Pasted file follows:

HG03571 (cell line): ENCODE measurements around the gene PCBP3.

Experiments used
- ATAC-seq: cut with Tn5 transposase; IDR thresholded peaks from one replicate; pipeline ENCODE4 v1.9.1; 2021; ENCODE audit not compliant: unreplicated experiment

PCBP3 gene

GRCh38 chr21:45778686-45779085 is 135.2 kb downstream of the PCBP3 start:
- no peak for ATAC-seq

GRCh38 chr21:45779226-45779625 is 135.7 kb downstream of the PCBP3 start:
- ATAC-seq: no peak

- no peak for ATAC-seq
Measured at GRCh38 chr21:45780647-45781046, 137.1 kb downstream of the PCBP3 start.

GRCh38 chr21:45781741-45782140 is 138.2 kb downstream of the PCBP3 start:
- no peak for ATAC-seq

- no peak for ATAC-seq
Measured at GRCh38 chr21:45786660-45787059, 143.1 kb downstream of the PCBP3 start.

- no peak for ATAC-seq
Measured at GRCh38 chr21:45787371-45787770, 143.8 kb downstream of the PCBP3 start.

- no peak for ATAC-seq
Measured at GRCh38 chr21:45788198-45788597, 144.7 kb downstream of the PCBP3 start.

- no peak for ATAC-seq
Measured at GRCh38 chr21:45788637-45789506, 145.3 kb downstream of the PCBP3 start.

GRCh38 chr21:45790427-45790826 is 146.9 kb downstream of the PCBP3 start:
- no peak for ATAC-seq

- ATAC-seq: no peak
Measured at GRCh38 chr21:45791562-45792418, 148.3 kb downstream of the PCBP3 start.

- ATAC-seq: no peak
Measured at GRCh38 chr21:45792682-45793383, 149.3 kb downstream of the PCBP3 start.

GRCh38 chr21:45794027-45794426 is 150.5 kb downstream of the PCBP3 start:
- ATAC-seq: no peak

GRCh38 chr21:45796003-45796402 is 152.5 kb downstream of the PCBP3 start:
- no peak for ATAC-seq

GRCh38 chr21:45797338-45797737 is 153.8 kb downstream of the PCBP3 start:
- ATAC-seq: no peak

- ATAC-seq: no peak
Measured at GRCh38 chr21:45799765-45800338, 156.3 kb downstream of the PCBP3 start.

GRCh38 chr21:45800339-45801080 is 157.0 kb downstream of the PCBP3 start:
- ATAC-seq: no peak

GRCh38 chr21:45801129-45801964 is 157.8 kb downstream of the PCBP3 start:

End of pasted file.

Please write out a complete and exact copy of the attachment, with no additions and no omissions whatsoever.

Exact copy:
HG03571 (cell line): ENCODE measurements around the gene PCBP3.

Experiments used
- ATAC-seq: cut with Tn5 transposase; IDR thresholded peaks from one replicate; pipeline ENCODE4 v1.9.1; 2021; ENCODE audit not compliant: unreplicated experiment

PCBP3 gene

GRCh38 chr21:45778686-45779085 is 135.2 kb downstream of the PCBP3 start:
- no peak for ATAC-seq

GRCh38 chr21:45779226-45779625 is 135.7 kb downstream of the PCBP3 start:
- ATAC-seq: no peak

- no peak for ATAC-seq
Measured at GRCh38 chr21:45780647-45781046, 137.1 kb downstream of the PCBP3 start.

GRCh38 chr21:45781741-45782140 is 138.2 kb downstream of the PCBP3 start:
- no peak for ATAC-seq

- no peak for ATAC-seq
Measured at GRCh38 chr21:45786660-45787059, 143.1 kb downstream of the PCBP3 start.

- no peak for ATAC-seq
Measured at GRCh38 chr21:45787371-45787770, 143.8 kb downstream of the PCBP3 start.

- no peak for ATAC-seq
Measured at GRCh38 chr21:45788198-45788597, 144.7 kb downstream of the PCBP3 start.

- no peak for ATAC-seq
Measured at GRCh38 chr21:45788637-45789506, 145.3 kb downstream of the PCBP3 start.

GRCh38 chr21:45790427-45790826 is 146.9 kb downstream of the PCBP3 start:
- no peak for ATAC-seq

- ATAC-seq: no peak
Measured at GRCh38 chr21:45791562-45792418, 148.3 kb downstream of the PCBP3 start.

- ATAC-seq: no peak
Measured at GRCh38 chr21:45792682-45793383, 149.3 kb downstream of the PCBP3 start.

GRCh38 chr21:45794027-45794426 is 150.5 kb downstream of the PCBP3 start:
- ATAC-seq: no peak

GRCh38 chr21:45796003-45796402 is 152.5 kb downstream of the PCBP3 start:
- no peak for ATAC-seq

GRCh38 chr21:45797338-45797737 is 153.8 kb downstream of the PCBP3 start:
- ATAC-seq: no peak

- ATAC-seq: no peak
Measured at GRCh38 chr21:45799765-45800338, 156.3 kb downstream of the PCBP3 start.

GRCh38 chr21:45800339-45801080 is 157.0 kb downstream of the PCBP3 start:
- ATAC-seq: no peak

GRCh38 chr21:45801129-45801964 is 157.8 kb downstream of the PCBP3 start: